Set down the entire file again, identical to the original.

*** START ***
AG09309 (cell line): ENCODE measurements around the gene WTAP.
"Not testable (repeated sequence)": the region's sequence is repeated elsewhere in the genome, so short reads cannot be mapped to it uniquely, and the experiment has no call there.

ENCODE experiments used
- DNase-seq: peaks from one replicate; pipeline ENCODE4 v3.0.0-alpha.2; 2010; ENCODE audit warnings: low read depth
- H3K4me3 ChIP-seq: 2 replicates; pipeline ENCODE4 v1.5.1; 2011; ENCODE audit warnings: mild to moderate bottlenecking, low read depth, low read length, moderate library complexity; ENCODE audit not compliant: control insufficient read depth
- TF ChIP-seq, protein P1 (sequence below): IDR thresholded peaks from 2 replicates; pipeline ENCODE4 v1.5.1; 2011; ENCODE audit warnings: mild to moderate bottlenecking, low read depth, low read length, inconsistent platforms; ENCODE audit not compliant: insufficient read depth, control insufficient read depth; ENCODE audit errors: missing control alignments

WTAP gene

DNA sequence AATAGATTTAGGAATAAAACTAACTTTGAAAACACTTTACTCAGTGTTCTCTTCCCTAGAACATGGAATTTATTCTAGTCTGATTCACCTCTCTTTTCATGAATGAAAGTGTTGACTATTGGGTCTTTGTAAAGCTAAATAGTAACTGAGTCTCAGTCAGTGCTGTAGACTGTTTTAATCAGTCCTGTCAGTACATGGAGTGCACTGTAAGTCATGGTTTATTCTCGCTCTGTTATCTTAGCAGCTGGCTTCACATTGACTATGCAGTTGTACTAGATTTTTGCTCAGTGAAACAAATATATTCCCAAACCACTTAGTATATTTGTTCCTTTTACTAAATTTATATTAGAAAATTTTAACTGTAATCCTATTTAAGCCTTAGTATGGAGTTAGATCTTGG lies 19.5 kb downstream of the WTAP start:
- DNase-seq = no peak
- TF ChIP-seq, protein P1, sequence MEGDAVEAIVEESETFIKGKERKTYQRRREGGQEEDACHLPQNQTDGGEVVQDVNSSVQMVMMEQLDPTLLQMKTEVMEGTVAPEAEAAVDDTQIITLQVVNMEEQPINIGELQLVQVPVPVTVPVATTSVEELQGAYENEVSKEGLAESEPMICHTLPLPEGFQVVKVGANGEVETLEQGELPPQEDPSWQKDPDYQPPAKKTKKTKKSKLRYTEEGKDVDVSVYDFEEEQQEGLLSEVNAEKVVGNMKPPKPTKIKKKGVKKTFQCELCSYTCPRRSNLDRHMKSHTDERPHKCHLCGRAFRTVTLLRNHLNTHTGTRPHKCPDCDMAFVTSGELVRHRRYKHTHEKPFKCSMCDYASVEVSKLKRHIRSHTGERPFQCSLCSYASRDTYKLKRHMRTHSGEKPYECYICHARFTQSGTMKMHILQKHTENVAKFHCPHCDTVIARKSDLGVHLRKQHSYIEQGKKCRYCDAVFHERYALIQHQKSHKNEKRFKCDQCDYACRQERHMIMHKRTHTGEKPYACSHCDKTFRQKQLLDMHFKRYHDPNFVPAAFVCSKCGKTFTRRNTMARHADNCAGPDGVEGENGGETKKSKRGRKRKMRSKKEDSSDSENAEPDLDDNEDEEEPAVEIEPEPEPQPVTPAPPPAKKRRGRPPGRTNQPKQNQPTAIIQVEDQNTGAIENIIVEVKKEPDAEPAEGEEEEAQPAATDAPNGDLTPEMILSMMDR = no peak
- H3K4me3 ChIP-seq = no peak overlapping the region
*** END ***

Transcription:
AG09309 (cell line): ENCODE measurements around the gene WTAP.
"Not testable (repeated sequence)": the region's sequence is repeated elsewhere in the genome, so short reads cannot be mapped to it uniquely, and the experiment has no call there.

ENCODE experiments used
- DNase-seq: peaks from one replicate; pipeline ENCODE4 v3.0.0-alpha.2; 2010; ENCODE audit warnings: low read depth
- H3K4me3 ChIP-seq: 2 replicates; pipeline ENCODE4 v1.5.1; 2011; ENCODE audit warnings: mild to moderate bottlenecking, low read depth, low read length, moderate library complexity; ENCODE audit not compliant: control insufficient read depth
- TF ChIP-seq, protein P1 (sequence below): IDR thresholded peaks from 2 replicates; pipeline ENCODE4 v1.5.1; 2011; ENCODE audit warnings: mild to moderate bottlenecking, low read depth, low read length, inconsistent platforms; ENCODE audit not compliant: insufficient read depth, control insufficient read depth; ENCODE audit errors: missing control alignments

WTAP gene

DNA sequence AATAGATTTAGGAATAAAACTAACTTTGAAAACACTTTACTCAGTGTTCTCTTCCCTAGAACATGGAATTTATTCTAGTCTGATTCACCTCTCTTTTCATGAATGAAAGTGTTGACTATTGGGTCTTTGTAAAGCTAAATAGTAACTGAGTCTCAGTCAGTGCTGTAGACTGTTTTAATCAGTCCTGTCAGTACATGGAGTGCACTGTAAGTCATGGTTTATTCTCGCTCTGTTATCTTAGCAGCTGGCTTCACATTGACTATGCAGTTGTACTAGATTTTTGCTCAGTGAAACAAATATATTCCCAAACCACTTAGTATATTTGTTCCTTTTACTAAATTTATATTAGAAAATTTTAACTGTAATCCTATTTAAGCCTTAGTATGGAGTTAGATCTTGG lies 19.5 kb downstream of the WTAP start:
- DNase-seq = no peak
- TF ChIP-seq, protein P1, sequence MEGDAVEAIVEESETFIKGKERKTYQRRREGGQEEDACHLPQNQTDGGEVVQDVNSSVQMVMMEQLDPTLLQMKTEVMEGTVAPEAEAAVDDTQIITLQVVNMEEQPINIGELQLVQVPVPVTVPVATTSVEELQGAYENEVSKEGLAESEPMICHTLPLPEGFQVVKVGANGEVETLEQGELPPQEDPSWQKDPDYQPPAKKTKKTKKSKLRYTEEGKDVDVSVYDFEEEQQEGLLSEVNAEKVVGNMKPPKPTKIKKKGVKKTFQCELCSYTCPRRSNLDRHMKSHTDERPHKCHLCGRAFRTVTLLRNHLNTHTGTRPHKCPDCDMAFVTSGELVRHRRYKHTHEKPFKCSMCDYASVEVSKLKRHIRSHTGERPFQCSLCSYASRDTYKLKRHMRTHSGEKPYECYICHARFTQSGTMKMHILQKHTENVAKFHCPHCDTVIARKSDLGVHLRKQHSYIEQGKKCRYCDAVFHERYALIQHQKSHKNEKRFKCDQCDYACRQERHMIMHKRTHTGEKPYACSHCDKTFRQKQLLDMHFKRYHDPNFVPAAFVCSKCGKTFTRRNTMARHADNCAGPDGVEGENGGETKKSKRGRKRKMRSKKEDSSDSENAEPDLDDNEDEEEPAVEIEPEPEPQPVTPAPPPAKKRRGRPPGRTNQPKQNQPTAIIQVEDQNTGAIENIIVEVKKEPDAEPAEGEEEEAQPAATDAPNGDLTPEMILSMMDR = no peak
- H3K4me3 ChIP-seq = no peak overlapping the region